According to a press release (18 December 2001), a team of researchers led biophysicist Bing Jap led a team from Lawrence Berkeley National Laboratory's Life Sciences Division have determined the structure and function of a cell membrane protein, called aquaporin 1 (AQP1), that is specific for water molecules. The structure reveals the how the AQP1 can transport water through the cell membrane at a high rate while effectively blocking everything else that is larger or smaller, even individual protons, the nuclei of hydrogen atoms.
Each AQP1 channel is made up of four identical subunits, each with an entrance chamber on the outside of the cell envelope, connected to a similar chambeer inside the cell by a long, narrow pore. "The secret of AQP1's specificity is two-fold: it selects for size and for chemical nature," Jap says. "There is a very narrow constriction in the pore, which admits no molecule bigger than water. To keep out molecules smaller than water there is also a chemical filter, formed by the specific orientation and distribution of the amino acid residues lining the pore."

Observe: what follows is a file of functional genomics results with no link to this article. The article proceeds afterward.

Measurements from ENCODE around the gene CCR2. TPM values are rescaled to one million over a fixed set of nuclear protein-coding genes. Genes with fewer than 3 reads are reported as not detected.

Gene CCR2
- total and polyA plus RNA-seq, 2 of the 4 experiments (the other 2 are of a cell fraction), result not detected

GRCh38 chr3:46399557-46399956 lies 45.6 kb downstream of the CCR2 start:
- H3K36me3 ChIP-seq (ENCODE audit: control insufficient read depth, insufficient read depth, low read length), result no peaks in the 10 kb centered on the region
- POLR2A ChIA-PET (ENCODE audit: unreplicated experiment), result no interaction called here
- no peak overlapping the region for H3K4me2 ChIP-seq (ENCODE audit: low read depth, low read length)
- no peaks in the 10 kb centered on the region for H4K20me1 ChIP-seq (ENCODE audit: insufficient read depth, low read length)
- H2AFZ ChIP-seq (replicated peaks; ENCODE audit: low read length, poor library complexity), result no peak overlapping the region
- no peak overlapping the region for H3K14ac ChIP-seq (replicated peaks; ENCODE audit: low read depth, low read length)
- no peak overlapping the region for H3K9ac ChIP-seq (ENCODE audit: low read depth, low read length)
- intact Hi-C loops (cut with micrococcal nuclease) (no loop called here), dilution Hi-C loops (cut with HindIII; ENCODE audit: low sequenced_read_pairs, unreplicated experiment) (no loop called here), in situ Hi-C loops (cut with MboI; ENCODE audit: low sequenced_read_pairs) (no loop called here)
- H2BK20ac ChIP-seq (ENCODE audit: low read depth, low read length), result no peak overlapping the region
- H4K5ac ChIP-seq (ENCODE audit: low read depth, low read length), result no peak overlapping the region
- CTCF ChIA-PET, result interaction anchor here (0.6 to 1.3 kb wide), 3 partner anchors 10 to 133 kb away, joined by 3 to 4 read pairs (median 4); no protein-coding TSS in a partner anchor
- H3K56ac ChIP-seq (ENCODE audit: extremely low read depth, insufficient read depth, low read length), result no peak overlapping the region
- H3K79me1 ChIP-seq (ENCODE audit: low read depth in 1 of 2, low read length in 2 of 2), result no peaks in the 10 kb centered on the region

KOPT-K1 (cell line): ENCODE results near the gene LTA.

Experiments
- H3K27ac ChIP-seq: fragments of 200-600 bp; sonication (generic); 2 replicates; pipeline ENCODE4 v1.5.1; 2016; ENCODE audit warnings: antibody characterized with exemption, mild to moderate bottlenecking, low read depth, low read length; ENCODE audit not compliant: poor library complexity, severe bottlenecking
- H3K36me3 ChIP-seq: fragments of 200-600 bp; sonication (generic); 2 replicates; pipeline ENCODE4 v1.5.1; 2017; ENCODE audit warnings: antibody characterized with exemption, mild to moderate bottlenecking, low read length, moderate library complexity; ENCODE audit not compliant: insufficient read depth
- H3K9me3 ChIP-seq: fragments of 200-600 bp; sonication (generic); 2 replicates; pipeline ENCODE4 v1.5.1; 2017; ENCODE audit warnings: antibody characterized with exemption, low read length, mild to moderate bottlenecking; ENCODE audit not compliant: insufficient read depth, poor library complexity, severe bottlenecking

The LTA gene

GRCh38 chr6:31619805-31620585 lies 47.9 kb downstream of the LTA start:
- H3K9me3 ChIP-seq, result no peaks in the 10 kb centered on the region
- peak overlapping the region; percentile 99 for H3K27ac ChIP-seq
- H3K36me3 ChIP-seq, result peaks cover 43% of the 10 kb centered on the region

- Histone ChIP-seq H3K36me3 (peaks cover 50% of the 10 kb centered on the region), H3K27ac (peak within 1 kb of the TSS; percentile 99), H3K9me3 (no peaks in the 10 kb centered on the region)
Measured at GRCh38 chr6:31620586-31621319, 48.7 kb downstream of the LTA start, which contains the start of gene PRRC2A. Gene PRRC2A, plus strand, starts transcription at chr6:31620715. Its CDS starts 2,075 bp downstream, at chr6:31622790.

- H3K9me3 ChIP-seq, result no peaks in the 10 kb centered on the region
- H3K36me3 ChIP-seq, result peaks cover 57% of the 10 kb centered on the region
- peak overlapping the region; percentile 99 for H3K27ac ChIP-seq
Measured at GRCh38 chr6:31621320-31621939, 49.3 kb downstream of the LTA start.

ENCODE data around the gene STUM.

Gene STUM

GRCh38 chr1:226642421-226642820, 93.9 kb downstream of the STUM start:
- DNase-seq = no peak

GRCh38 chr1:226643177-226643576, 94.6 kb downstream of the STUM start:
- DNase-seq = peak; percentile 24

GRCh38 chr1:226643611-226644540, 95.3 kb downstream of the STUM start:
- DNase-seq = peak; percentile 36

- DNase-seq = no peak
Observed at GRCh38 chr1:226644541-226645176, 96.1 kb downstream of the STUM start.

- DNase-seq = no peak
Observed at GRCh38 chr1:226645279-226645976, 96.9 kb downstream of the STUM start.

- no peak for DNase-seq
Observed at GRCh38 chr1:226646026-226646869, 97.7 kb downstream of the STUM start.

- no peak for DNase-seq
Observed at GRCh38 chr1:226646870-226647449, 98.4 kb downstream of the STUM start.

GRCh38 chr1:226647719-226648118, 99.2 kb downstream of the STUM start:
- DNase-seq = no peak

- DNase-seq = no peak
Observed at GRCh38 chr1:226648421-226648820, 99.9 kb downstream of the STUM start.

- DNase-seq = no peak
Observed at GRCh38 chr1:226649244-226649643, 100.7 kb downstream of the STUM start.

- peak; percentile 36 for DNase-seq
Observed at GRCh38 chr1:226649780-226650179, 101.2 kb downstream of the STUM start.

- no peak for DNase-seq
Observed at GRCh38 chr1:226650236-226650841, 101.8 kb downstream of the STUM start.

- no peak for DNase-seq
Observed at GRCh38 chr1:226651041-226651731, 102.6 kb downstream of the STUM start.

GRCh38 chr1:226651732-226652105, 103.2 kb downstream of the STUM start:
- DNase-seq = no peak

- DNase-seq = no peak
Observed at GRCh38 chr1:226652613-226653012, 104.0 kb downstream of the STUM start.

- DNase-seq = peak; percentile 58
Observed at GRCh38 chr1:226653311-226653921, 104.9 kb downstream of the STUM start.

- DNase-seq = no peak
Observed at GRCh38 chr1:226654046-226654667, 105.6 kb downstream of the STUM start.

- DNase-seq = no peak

Molecules attempting to enter the channel are bound to water molecules that are stripped away in the pore; charged species are therefore left with net electrical charge. "The filter strongly rejects charged molecules or ions, even as small as single protons," Jap explains. The unique distribution of amino acid residues along the pore wall also accounts for the channel's ability to move water quickly. The channelís internal environment has both hydrophilic and hydrophobic components. Water molecules readily get in because of the hydrophilic sites, but the hydrophobic regions prevent them from binding too frequently. Thus water and only water flows freely in and out of the cell through AQP1's pores, the direction of flow depending only on changing relative pressure inside and outside the cell.
Similar work on the structure and workings of an ion-channel protein sorter for potassium ions was reported here on 2 November 2001.